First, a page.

flaws in the design.
The head is a dead-on version of G1 Arcee, and as such looks way too friendly and benign to be the "pure warrior" described on the cardback. The light piping works really well. The head turns a full circle, but it does catch at places and wants to pull the transformation joint for the neck out of position. There's also plenty of vertical tilt, but not much lateral movement in the neck. The shoulders are ball-jointed and turn a full circle as well, though some angling is necessary to clear Arcee's big car-hood backpack. Lateral movement is good as well- you can't quite raise Arcee's arm level to her shoulder, but it's close. There's a forearm swivel that works fine, and the elbows are very effective single hinges with some ratchety action to them.
And then there's the hands. All of Arcee's weapons are 5mm compatible, but have thin grips so Arcee can have small, delicate hands. This apparently created some problems that were being worked out even as the figure went into production. So you'll find two variations of Arcee. One is the "closed hand" version, where the thumb and forefinger are linked, giving a standard block-like G1 hand. The weapons will slide all the way into her grip, but
some owners of closed-hand Arcees have reported that the grip on the weapons is so tight they fear damaging the hand. The other and apparently more common version is the "open hand version, which eliminates the possibilty of hand damage... but has a ridge on the bottom of the tiny hand to reinforce it, which prevents Arcee from sliding the grips of her weapons all the way down to where they look natural and keeps her from getting much of a grip on her swords at all. If you see the closed-hand version, I recommend grabbing it and filing the weapon grips down ever so slightly. I may try to do something about the ridge in my open-handed version, but I'm frankly a bit scared to try.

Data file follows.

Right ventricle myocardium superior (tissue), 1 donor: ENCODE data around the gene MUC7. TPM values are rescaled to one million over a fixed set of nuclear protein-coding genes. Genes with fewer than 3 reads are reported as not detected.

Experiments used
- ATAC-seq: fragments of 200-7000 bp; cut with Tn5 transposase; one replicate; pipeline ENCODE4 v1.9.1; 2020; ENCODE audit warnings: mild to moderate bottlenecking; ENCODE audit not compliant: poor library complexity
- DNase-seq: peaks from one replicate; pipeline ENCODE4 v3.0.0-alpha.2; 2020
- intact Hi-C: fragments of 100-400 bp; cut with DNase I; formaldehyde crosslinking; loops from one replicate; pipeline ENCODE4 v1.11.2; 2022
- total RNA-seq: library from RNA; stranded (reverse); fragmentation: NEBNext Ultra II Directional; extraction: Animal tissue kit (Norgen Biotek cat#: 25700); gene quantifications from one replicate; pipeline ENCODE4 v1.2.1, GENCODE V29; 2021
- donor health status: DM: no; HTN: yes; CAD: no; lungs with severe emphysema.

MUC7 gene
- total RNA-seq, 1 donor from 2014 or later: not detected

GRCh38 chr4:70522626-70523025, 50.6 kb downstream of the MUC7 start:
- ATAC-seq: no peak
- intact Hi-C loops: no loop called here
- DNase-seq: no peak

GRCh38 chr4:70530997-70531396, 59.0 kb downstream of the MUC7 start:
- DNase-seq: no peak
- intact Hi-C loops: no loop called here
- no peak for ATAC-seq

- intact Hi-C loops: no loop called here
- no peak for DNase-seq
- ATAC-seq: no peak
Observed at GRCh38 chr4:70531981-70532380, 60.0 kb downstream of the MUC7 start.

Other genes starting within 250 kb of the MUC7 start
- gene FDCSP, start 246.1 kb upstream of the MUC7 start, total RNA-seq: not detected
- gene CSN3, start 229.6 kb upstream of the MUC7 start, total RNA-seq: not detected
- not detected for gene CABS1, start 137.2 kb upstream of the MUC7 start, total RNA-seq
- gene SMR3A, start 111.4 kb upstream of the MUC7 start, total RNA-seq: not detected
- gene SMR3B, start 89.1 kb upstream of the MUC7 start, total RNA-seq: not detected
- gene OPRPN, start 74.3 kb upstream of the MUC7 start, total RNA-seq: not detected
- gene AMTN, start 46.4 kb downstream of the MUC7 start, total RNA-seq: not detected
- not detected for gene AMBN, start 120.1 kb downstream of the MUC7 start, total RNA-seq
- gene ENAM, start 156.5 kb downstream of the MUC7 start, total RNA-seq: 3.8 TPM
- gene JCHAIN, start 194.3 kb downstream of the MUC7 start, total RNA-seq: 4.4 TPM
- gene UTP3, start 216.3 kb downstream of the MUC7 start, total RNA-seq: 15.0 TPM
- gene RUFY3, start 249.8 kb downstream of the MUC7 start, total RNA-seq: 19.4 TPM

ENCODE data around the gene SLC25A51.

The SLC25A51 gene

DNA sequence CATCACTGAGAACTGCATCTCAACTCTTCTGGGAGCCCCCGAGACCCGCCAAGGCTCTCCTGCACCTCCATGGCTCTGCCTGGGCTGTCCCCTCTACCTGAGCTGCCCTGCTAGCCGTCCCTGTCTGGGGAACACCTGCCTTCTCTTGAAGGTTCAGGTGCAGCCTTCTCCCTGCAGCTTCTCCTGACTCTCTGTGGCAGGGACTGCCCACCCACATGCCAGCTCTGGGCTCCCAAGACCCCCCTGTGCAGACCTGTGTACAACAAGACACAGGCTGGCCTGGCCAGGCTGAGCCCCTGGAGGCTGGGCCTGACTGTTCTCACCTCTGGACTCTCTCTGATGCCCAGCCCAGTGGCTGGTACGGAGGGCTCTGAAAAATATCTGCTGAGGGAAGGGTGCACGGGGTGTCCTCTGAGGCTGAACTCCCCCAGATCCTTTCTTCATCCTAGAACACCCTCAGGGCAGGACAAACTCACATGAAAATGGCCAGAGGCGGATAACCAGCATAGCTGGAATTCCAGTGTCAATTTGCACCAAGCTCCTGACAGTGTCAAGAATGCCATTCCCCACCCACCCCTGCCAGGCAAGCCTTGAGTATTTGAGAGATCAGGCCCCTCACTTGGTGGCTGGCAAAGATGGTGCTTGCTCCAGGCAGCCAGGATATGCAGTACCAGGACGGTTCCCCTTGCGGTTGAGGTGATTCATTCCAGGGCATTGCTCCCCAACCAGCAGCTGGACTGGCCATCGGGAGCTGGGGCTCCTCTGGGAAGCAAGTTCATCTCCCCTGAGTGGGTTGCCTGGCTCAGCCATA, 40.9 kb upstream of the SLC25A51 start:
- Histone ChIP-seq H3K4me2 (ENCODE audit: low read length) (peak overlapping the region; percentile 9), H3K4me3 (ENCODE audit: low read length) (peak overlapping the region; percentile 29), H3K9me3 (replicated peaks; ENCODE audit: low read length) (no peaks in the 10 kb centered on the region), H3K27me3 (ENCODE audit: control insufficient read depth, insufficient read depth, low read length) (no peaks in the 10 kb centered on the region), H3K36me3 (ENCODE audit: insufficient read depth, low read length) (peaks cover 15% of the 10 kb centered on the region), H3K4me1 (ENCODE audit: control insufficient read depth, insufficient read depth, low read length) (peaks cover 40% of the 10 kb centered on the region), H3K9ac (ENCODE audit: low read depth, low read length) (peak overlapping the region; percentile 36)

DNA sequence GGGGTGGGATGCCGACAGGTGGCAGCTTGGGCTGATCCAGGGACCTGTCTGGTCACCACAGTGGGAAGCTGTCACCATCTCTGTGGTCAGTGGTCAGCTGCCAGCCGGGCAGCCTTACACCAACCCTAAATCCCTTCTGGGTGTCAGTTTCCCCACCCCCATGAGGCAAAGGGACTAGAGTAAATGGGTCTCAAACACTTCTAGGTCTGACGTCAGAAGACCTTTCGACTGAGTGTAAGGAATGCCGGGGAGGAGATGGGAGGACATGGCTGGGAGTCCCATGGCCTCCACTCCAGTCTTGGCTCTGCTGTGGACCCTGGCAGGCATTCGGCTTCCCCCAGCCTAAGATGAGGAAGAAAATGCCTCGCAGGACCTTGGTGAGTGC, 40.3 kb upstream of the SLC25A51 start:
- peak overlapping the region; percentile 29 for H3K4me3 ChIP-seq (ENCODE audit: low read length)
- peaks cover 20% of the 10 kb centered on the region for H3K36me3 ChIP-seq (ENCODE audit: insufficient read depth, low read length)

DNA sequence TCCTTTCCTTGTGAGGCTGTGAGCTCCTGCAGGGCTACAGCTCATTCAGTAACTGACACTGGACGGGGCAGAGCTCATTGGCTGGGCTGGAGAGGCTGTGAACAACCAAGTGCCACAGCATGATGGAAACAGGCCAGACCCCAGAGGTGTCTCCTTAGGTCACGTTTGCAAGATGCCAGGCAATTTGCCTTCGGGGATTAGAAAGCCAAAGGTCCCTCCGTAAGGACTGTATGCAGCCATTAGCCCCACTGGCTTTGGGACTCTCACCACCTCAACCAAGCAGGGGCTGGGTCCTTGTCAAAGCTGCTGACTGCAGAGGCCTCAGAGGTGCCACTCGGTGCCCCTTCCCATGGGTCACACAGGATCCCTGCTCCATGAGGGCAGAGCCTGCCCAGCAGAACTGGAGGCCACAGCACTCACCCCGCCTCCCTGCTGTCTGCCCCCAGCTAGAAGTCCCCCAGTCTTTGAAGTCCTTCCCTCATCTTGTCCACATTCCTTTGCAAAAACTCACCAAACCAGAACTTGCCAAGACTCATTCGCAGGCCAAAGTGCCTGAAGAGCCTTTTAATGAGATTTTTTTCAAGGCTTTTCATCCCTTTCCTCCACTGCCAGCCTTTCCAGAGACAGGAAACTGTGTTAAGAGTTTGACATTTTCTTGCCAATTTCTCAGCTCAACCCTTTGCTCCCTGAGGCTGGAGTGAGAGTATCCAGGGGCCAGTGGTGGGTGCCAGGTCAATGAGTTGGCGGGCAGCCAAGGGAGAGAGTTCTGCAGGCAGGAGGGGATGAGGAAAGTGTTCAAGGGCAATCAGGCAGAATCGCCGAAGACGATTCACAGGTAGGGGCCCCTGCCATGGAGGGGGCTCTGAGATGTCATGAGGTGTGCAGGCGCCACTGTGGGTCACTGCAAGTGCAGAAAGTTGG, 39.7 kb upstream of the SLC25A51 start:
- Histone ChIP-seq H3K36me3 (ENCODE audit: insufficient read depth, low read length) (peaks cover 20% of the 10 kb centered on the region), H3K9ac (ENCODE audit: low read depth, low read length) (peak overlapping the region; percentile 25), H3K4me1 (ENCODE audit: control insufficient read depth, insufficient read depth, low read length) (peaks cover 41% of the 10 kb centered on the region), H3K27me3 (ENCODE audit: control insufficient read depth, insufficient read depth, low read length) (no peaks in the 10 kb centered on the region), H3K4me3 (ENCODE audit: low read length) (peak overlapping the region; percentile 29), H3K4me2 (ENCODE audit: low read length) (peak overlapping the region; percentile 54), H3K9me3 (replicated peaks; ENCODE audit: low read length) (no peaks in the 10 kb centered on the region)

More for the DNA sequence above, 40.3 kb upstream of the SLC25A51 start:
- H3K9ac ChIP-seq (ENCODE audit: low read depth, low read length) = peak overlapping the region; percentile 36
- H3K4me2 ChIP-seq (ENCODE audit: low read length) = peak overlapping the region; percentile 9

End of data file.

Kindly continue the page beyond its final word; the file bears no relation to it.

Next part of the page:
The hip joints swing forward as far as the shape of the torso would allow, but the shape of the thighs makes outwards lateral movement a bit limited. You can kind of cheat it by using the transformation joints to move the leg farther out from the hips, but you'll have to pose carefully if you don't want that to look weird. But inwards movement is easy in case you want Arcee to cross her legs. I'm 100% certain that came up at the design stage. There's a swivel above the knee which works fine. The knee itself is a single hinge with an excellent range much like the elbow, and Arcee can kneel very naturally, which is a plus. She has, of course, very small feet with heels, as follows the original design. But the back of her heel has had a strut added to help with balancing. The ankles are hinged, but on pins. One of mine is a little loose, but so far Arcee has shown no difficulty maintaining balance in any pose I've tried.